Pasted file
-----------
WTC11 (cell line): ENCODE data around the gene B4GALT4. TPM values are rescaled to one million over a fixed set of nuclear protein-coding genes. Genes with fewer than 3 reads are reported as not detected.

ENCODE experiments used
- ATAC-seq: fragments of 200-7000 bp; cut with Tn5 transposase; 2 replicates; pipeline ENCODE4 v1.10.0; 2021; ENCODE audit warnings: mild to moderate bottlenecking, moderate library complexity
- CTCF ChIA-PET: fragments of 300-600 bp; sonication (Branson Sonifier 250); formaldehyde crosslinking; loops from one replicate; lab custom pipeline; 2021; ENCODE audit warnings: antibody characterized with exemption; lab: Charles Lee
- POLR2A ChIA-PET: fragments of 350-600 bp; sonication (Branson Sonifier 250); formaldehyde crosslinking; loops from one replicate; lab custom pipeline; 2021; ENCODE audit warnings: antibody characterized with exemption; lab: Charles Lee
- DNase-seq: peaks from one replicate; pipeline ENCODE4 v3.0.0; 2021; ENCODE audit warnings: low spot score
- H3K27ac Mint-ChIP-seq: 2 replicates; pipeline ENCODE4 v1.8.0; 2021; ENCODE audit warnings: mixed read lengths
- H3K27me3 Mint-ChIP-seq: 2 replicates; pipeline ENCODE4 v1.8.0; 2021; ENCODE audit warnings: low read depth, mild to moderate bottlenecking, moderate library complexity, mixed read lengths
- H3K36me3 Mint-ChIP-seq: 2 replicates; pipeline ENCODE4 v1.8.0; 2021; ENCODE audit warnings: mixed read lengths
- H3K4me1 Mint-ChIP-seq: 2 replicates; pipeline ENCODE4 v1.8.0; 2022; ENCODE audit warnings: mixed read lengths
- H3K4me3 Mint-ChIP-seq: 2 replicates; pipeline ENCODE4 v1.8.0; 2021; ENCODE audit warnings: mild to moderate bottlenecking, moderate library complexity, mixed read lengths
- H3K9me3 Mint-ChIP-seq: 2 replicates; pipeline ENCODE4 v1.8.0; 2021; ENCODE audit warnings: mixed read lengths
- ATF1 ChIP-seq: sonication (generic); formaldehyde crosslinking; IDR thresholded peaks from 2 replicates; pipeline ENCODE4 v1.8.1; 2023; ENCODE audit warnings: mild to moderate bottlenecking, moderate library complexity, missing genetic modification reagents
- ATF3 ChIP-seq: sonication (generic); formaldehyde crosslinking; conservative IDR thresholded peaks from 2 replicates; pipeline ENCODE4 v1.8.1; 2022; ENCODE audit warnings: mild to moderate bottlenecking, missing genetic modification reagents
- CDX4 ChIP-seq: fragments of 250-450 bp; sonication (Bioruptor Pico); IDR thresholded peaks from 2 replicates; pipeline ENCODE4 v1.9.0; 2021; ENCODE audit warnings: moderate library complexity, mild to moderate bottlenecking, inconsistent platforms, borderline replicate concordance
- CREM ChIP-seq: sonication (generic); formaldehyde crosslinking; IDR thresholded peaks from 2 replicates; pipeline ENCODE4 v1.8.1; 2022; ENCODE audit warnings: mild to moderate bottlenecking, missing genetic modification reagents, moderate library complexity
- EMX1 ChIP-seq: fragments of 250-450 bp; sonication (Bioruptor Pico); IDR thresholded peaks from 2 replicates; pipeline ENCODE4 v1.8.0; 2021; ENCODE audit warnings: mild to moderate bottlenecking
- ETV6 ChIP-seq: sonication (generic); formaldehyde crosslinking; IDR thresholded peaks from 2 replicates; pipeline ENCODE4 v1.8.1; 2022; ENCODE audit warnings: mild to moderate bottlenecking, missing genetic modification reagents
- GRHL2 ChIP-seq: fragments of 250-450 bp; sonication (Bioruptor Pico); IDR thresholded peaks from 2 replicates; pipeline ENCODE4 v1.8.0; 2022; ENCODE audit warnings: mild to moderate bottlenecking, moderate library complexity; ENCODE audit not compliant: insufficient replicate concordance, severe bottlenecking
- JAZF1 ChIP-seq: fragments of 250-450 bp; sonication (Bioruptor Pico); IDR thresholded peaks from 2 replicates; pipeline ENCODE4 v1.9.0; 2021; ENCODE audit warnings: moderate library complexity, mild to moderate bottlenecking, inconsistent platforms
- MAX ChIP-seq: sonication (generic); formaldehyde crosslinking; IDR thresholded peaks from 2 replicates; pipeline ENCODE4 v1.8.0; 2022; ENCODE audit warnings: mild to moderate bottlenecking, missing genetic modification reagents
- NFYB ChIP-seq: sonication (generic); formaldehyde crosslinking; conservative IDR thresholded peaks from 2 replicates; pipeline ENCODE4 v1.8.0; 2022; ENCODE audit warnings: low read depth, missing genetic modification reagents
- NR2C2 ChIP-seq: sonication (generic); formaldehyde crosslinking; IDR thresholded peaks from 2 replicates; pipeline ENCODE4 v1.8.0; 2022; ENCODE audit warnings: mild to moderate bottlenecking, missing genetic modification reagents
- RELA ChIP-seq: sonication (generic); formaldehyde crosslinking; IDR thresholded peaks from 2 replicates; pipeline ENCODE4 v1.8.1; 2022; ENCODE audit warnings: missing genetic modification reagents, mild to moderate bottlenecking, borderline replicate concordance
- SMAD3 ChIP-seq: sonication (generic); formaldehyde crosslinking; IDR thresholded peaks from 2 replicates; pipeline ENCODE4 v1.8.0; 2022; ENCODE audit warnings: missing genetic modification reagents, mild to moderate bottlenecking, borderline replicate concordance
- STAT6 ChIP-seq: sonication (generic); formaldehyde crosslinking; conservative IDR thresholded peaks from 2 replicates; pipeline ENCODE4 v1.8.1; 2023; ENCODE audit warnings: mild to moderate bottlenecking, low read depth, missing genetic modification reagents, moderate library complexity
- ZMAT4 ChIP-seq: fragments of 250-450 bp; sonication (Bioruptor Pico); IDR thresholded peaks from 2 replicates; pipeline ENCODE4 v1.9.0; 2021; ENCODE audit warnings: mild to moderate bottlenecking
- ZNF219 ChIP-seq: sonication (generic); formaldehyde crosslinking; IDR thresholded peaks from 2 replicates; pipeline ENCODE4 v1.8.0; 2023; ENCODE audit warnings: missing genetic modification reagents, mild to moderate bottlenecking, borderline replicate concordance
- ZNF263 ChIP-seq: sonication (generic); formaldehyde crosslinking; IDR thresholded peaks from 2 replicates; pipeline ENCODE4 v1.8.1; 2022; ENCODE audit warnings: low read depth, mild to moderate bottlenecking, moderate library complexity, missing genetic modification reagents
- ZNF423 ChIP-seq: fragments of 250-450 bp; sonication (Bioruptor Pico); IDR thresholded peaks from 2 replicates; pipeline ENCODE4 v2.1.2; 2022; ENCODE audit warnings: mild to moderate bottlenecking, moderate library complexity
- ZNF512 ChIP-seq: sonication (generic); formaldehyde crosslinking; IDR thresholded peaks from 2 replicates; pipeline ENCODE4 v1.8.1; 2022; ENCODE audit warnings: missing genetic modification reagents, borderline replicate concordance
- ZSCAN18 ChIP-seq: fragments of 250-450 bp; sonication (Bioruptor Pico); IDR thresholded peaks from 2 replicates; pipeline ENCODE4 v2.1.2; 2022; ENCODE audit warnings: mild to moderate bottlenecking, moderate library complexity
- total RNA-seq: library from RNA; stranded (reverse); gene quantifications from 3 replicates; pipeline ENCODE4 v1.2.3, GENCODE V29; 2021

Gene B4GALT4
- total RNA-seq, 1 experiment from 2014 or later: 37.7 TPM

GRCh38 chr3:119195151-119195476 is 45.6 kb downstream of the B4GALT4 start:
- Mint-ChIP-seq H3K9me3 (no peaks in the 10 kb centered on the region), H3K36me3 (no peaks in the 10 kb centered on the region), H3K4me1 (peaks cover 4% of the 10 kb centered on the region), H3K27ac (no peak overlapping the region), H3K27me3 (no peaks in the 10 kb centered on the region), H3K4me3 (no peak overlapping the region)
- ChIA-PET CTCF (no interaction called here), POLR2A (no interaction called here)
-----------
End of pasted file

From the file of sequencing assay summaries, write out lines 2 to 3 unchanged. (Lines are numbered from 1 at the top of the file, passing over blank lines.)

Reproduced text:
ENCODE experiments used
- ATAC-seq: fragments of 200-7000 bp; cut with Tn5 transposase; 2 replicates; pipeline ENCODE4 v1.10.0; 2021; ENCODE audit warnings: mild to moderate bottlenecking, moderate library complexity